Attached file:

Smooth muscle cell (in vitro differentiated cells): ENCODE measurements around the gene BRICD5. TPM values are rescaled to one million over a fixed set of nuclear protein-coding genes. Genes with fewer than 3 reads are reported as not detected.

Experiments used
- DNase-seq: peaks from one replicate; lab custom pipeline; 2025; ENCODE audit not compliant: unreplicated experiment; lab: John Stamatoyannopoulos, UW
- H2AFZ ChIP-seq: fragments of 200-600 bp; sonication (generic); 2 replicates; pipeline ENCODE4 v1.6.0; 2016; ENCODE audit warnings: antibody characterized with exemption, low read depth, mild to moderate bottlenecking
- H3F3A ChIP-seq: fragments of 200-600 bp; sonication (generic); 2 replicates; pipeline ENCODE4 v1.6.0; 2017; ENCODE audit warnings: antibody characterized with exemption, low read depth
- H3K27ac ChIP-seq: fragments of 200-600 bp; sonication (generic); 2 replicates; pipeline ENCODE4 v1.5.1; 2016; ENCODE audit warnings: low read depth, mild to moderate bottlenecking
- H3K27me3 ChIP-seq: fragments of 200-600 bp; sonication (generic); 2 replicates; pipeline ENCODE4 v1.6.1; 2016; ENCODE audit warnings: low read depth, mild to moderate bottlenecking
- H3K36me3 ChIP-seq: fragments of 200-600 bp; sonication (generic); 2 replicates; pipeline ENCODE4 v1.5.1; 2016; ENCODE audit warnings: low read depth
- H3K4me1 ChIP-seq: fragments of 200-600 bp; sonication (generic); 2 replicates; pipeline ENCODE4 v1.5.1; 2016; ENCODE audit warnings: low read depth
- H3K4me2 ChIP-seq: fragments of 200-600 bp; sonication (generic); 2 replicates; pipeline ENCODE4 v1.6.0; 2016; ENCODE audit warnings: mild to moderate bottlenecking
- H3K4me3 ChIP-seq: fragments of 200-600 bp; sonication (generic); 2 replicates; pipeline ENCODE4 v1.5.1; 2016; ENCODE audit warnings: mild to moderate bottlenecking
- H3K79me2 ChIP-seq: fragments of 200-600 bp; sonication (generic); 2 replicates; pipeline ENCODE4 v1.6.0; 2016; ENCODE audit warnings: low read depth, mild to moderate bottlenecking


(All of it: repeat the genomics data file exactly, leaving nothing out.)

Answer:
Smooth muscle cell (in vitro differentiated cells): ENCODE measurements around the gene BRICD5. TPM values are rescaled to one million over a fixed set of nuclear protein-coding genes. Genes with fewer than 3 reads are reported as not detected.

Experiments used
- DNase-seq: peaks from one replicate; lab custom pipeline; 2025; ENCODE audit not compliant: unreplicated experiment; lab: John Stamatoyannopoulos, UW
- H2AFZ ChIP-seq: fragments of 200-600 bp; sonication (generic); 2 replicates; pipeline ENCODE4 v1.6.0; 2016; ENCODE audit warnings: antibody characterized with exemption, low read depth, mild to moderate bottlenecking
- H3F3A ChIP-seq: fragments of 200-600 bp; sonication (generic); 2 replicates; pipeline ENCODE4 v1.6.0; 2017; ENCODE audit warnings: antibody characterized with exemption, low read depth
- H3K27ac ChIP-seq: fragments of 200-600 bp; sonication (generic); 2 replicates; pipeline ENCODE4 v1.5.1; 2016; ENCODE audit warnings: low read depth, mild to moderate bottlenecking
- H3K27me3 ChIP-seq: fragments of 200-600 bp; sonication (generic); 2 replicates; pipeline ENCODE4 v1.6.1; 2016; ENCODE audit warnings: low read depth, mild to moderate bottlenecking
- H3K36me3 ChIP-seq: fragments of 200-600 bp; sonication (generic); 2 replicates; pipeline ENCODE4 v1.5.1; 2016; ENCODE audit warnings: low read depth
- H3K4me1 ChIP-seq: fragments of 200-600 bp; sonication (generic); 2 replicates; pipeline ENCODE4 v1.5.1; 2016; ENCODE audit warnings: low read depth
- H3K4me2 ChIP-seq: fragments of 200-600 bp; sonication (generic); 2 replicates; pipeline ENCODE4 v1.6.0; 2016; ENCODE audit warnings: mild to moderate bottlenecking
- H3K4me3 ChIP-seq: fragments of 200-600 bp; sonication (generic); 2 replicates; pipeline ENCODE4 v1.5.1; 2016; ENCODE audit warnings: mild to moderate bottlenecking
- H3K79me2 ChIP-seq: fragments of 200-600 bp; sonication (generic); 2 replicates; pipeline ENCODE4 v1.6.0; 2016; ENCODE audit warnings: low read depth, mild to moderate bottlenecking